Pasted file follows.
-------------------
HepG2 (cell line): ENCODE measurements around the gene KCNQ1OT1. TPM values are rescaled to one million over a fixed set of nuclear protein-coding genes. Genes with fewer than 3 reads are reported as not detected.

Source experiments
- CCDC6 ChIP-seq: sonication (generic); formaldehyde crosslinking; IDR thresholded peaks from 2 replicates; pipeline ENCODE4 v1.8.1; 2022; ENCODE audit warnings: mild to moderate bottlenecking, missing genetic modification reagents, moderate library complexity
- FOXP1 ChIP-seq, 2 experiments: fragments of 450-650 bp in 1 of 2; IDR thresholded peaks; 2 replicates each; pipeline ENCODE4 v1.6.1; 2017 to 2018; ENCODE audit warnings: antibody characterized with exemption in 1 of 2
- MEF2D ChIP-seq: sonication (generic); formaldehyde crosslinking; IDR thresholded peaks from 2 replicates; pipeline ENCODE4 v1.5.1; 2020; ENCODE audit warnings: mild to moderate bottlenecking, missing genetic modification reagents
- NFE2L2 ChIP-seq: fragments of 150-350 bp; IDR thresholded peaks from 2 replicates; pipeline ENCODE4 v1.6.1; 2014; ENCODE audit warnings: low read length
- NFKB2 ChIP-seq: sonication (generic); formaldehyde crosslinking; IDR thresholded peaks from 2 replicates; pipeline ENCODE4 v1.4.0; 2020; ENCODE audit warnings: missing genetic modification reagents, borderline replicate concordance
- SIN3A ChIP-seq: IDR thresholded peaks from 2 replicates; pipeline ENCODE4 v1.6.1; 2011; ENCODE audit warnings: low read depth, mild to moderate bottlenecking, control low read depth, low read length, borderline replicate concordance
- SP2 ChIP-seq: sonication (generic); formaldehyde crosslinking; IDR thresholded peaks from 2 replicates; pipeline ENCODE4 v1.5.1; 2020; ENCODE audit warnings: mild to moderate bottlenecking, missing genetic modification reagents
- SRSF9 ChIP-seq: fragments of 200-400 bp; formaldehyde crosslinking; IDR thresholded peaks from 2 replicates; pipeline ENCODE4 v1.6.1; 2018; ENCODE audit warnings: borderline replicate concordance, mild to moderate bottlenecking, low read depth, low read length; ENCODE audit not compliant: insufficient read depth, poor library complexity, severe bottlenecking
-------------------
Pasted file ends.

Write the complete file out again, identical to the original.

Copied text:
HepG2 (cell line): ENCODE measurements around the gene KCNQ1OT1. TPM values are rescaled to one million over a fixed set of nuclear protein-coding genes. Genes with fewer than 3 reads are reported as not detected.

Source experiments
- CCDC6 ChIP-seq: sonication (generic); formaldehyde crosslinking; IDR thresholded peaks from 2 replicates; pipeline ENCODE4 v1.8.1; 2022; ENCODE audit warnings: mild to moderate bottlenecking, missing genetic modification reagents, moderate library complexity
- FOXP1 ChIP-seq, 2 experiments: fragments of 450-650 bp in 1 of 2; IDR thresholded peaks; 2 replicates each; pipeline ENCODE4 v1.6.1; 2017 to 2018; ENCODE audit warnings: antibody characterized with exemption in 1 of 2
- MEF2D ChIP-seq: sonication (generic); formaldehyde crosslinking; IDR thresholded peaks from 2 replicates; pipeline ENCODE4 v1.5.1; 2020; ENCODE audit warnings: mild to moderate bottlenecking, missing genetic modification reagents
- NFE2L2 ChIP-seq: fragments of 150-350 bp; IDR thresholded peaks from 2 replicates; pipeline ENCODE4 v1.6.1; 2014; ENCODE audit warnings: low read length
- NFKB2 ChIP-seq: sonication (generic); formaldehyde crosslinking; IDR thresholded peaks from 2 replicates; pipeline ENCODE4 v1.4.0; 2020; ENCODE audit warnings: missing genetic modification reagents, borderline replicate concordance
- SIN3A ChIP-seq: IDR thresholded peaks from 2 replicates; pipeline ENCODE4 v1.6.1; 2011; ENCODE audit warnings: low read depth, mild to moderate bottlenecking, control low read depth, low read length, borderline replicate concordance
- SP2 ChIP-seq: sonication (generic); formaldehyde crosslinking; IDR thresholded peaks from 2 replicates; pipeline ENCODE4 v1.5.1; 2020; ENCODE audit warnings: mild to moderate bottlenecking, missing genetic modification reagents
- SRSF9 ChIP-seq: fragments of 200-400 bp; formaldehyde crosslinking; IDR thresholded peaks from 2 replicates; pipeline ENCODE4 v1.6.1; 2018; ENCODE audit warnings: borderline replicate concordance, mild to moderate bottlenecking, low read depth, low read length; ENCODE audit not compliant: insufficient read depth, poor library complexity, severe bottlenecking